Well-placed sources in the ATM manufacturing business have quelled these doubts, saying the transition will be a seamless process.
If the RBI comes up with a new note which is smaller in size, or bigger than the existing ones, then the currency cassettes need to be customised to fit the notes according to the new sizes. Cassettes are the containers in which notes are kept inside the ATM.
According to Navroze Dastur, MD, NCR Corporation, a global company, which is into the manufacturing of ATMs and has a large manufacturing plant in Chengalpattu, “A small amount of modification needs to be done to the currency cassettes to handle the Rs 2,000 notes. During the manufacturing process of the ATM itself, we prepare for such unseen developments, based on the country in which we operate, and where the cassettes will be deployed. They are made on basis of the currency in circulation. If any changes come in, like a note being increased in length, or dimensions, then the existing cassettes may not be able to handle them. Some minor modifications would be needed. At the time of cash loading, or at the time of making routine changes to the currency cassette configuration, these changes can be made.”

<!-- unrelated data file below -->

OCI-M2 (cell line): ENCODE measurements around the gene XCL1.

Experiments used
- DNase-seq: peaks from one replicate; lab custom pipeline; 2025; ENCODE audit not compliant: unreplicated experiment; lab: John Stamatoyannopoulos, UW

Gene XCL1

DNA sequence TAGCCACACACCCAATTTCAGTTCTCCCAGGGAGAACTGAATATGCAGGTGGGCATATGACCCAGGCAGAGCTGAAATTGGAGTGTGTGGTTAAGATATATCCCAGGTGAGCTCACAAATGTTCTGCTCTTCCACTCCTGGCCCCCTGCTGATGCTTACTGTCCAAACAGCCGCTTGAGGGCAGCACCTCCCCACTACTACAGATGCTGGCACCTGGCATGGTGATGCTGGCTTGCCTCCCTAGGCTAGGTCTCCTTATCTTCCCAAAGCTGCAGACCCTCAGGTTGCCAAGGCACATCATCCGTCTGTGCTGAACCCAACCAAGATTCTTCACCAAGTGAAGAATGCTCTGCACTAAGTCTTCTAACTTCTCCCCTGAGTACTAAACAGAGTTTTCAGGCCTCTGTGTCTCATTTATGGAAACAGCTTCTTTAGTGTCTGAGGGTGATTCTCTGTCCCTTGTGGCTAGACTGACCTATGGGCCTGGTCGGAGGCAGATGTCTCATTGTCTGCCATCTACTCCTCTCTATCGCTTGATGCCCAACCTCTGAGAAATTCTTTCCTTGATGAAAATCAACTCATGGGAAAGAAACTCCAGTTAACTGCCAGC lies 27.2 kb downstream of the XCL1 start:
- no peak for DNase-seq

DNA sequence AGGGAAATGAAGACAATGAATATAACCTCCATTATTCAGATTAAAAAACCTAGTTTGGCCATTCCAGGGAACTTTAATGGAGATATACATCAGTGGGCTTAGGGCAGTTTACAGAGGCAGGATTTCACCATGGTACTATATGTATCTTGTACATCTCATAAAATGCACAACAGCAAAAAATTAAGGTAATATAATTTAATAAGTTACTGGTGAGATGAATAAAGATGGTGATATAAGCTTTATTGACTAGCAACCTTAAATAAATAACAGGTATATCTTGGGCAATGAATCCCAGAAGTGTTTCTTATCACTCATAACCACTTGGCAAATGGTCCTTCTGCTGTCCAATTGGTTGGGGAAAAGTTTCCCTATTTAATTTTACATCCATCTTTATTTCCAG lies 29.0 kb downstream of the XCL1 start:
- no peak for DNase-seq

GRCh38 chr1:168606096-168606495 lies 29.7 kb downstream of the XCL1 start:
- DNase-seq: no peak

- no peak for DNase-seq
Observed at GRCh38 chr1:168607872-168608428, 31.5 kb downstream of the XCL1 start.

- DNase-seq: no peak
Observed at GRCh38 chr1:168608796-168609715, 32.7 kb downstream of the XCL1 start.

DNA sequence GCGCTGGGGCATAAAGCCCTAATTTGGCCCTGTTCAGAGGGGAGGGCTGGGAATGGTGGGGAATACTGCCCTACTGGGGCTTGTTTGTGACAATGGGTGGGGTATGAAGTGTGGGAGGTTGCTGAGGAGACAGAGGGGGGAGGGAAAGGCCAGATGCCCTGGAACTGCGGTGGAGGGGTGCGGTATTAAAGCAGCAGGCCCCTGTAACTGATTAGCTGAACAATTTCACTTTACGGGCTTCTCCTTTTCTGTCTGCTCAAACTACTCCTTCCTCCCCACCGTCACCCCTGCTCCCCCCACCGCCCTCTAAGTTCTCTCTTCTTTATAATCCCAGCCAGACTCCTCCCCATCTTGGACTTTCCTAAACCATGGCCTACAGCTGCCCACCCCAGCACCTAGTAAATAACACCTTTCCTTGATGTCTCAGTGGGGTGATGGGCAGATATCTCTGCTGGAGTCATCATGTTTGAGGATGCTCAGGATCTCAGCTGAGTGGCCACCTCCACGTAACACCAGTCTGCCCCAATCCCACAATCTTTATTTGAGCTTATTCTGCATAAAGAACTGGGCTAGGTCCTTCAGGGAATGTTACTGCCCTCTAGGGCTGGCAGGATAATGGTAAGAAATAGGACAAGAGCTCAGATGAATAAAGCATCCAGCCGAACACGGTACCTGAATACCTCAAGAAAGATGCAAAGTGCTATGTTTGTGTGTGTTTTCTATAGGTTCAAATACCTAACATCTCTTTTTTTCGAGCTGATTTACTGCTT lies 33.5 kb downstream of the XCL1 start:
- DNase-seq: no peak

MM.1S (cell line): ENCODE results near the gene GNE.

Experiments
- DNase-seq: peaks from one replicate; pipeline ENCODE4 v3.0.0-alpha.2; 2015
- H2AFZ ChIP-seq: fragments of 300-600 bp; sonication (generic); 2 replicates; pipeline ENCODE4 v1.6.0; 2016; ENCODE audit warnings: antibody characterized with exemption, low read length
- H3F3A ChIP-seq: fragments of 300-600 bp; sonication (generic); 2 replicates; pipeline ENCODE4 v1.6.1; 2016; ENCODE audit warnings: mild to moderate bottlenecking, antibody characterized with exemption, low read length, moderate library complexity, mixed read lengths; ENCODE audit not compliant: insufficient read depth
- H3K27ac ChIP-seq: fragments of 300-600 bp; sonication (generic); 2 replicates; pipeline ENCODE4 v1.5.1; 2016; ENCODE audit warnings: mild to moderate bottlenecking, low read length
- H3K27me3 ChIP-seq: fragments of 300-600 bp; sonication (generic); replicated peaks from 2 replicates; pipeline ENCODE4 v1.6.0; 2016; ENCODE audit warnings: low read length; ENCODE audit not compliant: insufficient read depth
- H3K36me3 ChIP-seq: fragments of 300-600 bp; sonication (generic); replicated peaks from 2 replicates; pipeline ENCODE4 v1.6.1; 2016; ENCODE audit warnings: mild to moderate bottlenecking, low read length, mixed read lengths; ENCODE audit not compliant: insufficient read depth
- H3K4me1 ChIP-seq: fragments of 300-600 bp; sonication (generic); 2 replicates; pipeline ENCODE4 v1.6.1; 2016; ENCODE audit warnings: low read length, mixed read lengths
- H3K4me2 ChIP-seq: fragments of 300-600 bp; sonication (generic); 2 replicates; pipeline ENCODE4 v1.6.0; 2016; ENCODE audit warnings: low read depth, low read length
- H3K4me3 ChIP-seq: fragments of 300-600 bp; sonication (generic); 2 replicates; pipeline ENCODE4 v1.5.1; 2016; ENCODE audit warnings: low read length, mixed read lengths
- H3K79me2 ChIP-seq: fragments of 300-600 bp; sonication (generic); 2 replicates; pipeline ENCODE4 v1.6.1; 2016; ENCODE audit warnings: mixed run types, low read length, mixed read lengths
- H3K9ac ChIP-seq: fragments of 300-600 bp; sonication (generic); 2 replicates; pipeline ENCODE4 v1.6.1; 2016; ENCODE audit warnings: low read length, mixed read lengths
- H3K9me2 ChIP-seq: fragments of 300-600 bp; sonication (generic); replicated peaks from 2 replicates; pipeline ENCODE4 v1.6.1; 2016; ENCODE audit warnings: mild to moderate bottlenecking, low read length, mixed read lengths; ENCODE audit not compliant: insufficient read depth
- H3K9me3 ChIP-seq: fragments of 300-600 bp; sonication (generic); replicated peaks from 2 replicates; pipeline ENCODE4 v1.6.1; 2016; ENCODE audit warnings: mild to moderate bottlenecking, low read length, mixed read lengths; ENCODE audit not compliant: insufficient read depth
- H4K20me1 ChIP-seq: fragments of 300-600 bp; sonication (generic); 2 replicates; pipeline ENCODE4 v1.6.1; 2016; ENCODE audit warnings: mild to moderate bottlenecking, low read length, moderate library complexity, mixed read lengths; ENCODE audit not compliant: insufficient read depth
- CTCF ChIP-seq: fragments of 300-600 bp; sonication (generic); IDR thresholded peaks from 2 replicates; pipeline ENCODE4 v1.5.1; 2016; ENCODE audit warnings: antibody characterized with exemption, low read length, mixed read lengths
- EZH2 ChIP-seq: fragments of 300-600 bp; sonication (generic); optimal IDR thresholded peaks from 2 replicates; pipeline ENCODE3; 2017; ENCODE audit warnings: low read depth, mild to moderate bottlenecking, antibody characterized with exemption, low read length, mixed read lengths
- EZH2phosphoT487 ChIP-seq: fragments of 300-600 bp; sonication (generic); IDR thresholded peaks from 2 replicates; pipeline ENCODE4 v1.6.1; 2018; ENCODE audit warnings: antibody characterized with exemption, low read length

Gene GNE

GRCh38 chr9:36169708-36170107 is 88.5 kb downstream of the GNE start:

He adds, “There will be an element of cost to such changes, but it’s not going to be worrisome for bankers. Now, that we have the dimensions of the new currency, before the product gets shipped, those configurations can be made on the cassettes at the factory level itself. The ATMs that have already been manufactured were made keeping the prevalent currency in mind.”
As the existing denominations have been done away with, it will require field visits for each of the ATMs for making the changes. ATM makers have been instructed by RBI to help the banks to get their ATM networks up and running soon, and support them in ensuring the ATMs start dispensing cash from Friday.